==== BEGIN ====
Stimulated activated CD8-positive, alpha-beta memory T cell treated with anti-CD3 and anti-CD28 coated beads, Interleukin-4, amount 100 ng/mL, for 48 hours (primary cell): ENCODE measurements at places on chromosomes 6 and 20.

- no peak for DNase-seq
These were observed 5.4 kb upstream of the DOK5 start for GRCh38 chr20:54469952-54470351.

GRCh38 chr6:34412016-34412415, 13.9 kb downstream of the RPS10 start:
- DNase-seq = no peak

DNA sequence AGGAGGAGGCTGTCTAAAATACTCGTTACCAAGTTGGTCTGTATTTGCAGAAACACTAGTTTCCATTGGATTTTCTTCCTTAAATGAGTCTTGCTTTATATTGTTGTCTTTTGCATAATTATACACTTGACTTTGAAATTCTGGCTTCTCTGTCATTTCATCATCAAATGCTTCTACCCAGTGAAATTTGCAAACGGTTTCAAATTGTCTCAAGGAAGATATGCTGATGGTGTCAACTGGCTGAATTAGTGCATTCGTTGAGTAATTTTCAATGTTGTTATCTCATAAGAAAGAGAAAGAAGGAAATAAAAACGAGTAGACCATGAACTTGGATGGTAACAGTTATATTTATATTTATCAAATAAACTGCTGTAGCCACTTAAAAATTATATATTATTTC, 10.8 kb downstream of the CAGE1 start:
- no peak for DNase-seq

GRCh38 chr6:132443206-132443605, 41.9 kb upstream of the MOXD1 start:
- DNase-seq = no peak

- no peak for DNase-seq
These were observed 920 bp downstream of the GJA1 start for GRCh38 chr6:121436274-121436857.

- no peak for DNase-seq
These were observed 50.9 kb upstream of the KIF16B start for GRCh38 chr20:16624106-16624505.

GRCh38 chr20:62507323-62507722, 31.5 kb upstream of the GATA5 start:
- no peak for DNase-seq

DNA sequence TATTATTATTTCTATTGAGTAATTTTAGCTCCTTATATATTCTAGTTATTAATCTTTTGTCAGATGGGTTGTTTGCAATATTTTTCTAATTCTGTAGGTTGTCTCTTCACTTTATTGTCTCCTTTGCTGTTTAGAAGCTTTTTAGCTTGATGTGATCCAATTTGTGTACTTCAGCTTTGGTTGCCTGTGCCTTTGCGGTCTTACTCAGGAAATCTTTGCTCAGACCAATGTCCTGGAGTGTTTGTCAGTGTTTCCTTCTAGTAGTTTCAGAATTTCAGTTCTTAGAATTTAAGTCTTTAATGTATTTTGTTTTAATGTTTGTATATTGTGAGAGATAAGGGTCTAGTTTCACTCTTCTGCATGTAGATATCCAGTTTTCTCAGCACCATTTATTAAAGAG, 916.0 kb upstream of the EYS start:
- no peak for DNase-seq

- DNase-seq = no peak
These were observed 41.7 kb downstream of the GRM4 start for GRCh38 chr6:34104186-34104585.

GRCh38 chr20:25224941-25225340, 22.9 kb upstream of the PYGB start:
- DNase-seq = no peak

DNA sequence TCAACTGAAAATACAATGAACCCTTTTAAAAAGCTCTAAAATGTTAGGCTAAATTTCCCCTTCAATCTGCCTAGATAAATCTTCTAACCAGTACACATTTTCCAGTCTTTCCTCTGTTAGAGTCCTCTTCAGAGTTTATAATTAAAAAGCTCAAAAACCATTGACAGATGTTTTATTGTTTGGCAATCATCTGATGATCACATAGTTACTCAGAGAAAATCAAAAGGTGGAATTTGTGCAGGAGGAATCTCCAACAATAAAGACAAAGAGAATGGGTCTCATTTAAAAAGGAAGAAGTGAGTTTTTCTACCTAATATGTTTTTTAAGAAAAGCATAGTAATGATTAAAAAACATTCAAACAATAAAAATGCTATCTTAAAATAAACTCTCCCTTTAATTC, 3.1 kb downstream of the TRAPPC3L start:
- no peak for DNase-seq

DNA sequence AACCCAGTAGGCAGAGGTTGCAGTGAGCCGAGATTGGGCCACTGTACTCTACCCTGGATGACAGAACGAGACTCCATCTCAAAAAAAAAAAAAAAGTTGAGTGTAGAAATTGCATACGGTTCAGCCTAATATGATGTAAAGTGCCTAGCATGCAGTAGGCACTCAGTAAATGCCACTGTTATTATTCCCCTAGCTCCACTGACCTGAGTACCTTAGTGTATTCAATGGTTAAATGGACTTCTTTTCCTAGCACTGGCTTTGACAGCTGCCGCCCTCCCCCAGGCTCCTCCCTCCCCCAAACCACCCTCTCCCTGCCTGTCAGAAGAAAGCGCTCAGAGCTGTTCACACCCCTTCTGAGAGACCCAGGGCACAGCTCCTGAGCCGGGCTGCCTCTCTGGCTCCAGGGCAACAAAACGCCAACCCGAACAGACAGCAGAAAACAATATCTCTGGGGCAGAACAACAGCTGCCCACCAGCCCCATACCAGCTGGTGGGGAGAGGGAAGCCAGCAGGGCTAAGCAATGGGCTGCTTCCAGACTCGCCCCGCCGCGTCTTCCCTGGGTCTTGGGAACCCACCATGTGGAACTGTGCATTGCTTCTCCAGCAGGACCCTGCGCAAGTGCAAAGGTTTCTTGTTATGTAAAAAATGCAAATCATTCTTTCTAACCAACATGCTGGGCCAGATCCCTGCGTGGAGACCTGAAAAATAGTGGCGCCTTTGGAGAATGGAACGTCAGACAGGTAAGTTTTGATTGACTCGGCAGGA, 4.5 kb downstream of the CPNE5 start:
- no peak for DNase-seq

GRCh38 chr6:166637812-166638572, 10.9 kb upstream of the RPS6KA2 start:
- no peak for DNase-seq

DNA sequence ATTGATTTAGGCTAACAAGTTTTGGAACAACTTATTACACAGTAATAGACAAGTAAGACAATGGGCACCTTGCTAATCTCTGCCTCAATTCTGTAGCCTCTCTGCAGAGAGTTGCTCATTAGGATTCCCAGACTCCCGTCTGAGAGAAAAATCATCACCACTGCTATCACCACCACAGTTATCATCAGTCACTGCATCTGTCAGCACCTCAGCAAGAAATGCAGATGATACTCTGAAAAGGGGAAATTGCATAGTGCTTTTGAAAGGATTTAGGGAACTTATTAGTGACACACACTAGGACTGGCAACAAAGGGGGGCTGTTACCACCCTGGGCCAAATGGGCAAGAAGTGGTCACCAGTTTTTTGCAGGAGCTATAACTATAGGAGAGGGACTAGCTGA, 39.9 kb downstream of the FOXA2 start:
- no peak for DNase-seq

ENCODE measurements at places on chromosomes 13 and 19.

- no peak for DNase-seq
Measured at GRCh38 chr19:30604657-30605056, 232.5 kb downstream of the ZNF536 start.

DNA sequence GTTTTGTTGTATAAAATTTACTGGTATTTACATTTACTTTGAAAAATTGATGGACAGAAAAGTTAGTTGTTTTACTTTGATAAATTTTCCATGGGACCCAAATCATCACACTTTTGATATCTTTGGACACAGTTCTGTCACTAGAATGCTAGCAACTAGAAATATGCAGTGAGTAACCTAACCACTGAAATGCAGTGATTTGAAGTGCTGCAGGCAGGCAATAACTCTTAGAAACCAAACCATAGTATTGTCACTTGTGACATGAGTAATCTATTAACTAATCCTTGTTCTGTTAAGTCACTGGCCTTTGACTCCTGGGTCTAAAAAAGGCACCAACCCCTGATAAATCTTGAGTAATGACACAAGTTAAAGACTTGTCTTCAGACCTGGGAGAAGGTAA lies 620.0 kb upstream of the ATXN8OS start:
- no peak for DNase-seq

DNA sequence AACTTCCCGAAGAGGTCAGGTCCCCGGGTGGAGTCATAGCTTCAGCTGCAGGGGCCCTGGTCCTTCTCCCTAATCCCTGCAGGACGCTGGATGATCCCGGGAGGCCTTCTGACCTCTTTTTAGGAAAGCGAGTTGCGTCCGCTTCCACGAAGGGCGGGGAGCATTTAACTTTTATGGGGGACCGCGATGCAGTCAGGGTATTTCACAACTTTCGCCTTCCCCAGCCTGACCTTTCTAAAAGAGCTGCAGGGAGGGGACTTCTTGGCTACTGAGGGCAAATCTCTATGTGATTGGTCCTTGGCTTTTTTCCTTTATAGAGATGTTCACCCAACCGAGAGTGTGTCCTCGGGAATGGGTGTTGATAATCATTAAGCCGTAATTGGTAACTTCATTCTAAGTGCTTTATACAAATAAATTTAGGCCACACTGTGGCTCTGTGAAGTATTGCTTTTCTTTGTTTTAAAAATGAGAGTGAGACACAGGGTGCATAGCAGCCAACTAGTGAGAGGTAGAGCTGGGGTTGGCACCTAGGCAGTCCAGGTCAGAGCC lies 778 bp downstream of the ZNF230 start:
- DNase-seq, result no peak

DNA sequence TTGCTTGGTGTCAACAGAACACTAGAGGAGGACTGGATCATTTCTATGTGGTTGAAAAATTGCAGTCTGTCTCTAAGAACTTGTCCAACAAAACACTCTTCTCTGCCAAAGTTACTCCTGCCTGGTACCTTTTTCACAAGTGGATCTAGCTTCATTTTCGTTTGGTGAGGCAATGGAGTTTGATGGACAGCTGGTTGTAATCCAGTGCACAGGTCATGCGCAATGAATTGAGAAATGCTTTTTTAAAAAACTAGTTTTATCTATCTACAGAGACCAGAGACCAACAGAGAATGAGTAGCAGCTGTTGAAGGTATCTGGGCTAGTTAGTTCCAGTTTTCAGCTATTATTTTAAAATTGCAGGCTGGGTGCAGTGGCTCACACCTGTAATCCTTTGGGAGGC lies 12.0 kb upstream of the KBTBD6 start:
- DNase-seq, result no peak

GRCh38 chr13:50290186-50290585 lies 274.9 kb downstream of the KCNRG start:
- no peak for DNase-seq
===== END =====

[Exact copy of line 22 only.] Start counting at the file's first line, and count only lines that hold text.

DNA sequence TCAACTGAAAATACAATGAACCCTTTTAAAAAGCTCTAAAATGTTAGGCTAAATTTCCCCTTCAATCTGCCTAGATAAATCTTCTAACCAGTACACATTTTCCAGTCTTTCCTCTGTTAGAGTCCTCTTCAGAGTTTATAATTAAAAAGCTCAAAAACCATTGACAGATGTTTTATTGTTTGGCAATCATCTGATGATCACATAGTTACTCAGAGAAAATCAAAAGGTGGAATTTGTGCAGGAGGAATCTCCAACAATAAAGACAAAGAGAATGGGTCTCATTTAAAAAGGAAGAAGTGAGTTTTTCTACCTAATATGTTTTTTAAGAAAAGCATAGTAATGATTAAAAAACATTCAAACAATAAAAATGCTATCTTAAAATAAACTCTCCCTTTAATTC, 3.1 kb downstream of the TRAPPC3L start: